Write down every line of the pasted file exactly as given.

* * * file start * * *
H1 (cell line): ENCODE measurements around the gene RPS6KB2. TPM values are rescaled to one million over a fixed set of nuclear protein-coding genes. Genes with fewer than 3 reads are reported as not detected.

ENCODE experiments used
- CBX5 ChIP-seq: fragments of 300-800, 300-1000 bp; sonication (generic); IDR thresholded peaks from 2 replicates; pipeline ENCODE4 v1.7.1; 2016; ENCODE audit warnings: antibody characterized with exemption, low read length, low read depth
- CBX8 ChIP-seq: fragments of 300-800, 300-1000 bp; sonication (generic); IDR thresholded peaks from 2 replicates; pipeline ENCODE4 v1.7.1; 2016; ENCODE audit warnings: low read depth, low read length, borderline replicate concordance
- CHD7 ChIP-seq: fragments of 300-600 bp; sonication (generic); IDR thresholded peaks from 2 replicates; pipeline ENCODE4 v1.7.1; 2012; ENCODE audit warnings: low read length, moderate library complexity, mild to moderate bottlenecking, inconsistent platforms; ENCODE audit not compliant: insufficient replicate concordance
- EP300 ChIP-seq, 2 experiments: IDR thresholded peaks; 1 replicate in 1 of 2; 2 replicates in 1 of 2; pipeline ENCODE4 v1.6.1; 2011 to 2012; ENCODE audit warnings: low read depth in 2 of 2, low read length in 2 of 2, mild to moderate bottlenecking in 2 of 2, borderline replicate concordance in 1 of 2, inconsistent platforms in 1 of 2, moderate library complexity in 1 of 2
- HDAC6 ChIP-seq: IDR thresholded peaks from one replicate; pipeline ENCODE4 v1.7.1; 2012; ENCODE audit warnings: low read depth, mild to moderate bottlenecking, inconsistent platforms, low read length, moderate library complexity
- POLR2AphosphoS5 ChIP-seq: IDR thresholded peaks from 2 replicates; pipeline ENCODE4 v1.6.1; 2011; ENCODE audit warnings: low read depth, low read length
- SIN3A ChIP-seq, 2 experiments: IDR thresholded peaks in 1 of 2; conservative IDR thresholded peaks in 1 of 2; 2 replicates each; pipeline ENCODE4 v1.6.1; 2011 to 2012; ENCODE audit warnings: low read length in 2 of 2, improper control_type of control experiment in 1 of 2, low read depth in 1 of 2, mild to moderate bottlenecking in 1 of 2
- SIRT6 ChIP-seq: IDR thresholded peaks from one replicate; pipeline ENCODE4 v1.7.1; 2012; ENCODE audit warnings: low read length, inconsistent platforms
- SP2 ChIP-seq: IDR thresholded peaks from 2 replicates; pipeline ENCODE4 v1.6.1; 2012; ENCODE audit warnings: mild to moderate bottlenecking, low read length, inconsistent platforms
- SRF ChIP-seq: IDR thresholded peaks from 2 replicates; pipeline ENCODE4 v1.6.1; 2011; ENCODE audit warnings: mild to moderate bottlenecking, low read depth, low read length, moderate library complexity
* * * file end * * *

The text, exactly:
H1 (cell line): ENCODE measurements around the gene RPS6KB2. TPM values are rescaled to one million over a fixed set of nuclear protein-coding genes. Genes with fewer than 3 reads are reported as not detected.

ENCODE experiments used
- CBX5 ChIP-seq: fragments of 300-800, 300-1000 bp; sonication (generic); IDR thresholded peaks from 2 replicates; pipeline ENCODE4 v1.7.1; 2016; ENCODE audit warnings: antibody characterized with exemption, low read length, low read depth
- CBX8 ChIP-seq: fragments of 300-800, 300-1000 bp; sonication (generic); IDR thresholded peaks from 2 replicates; pipeline ENCODE4 v1.7.1; 2016; ENCODE audit warnings: low read depth, low read length, borderline replicate concordance
- CHD7 ChIP-seq: fragments of 300-600 bp; sonication (generic); IDR thresholded peaks from 2 replicates; pipeline ENCODE4 v1.7.1; 2012; ENCODE audit warnings: low read length, moderate library complexity, mild to moderate bottlenecking, inconsistent platforms; ENCODE audit not compliant: insufficient replicate concordance
- EP300 ChIP-seq, 2 experiments: IDR thresholded peaks; 1 replicate in 1 of 2; 2 replicates in 1 of 2; pipeline ENCODE4 v1.6.1; 2011 to 2012; ENCODE audit warnings: low read depth in 2 of 2, low read length in 2 of 2, mild to moderate bottlenecking in 2 of 2, borderline replicate concordance in 1 of 2, inconsistent platforms in 1 of 2, moderate library complexity in 1 of 2
- HDAC6 ChIP-seq: IDR thresholded peaks from one replicate; pipeline ENCODE4 v1.7.1; 2012; ENCODE audit warnings: low read depth, mild to moderate bottlenecking, inconsistent platforms, low read length, moderate library complexity
- POLR2AphosphoS5 ChIP-seq: IDR thresholded peaks from 2 replicates; pipeline ENCODE4 v1.6.1; 2011; ENCODE audit warnings: low read depth, low read length
- SIN3A ChIP-seq, 2 experiments: IDR thresholded peaks in 1 of 2; conservative IDR thresholded peaks in 1 of 2; 2 replicates each; pipeline ENCODE4 v1.6.1; 2011 to 2012; ENCODE audit warnings: low read length in 2 of 2, improper control_type of control experiment in 1 of 2, low read depth in 1 of 2, mild to moderate bottlenecking in 1 of 2
- SIRT6 ChIP-seq: IDR thresholded peaks from one replicate; pipeline ENCODE4 v1.7.1; 2012; ENCODE audit warnings: low read length, inconsistent platforms
- SP2 ChIP-seq: IDR thresholded peaks from 2 replicates; pipeline ENCODE4 v1.6.1; 2012; ENCODE audit warnings: mild to moderate bottlenecking, low read length, inconsistent platforms
- SRF ChIP-seq: IDR thresholded peaks from 2 replicates; pipeline ENCODE4 v1.6.1; 2011; ENCODE audit warnings: mild to moderate bottlenecking, low read depth, low read length, moderate library complexity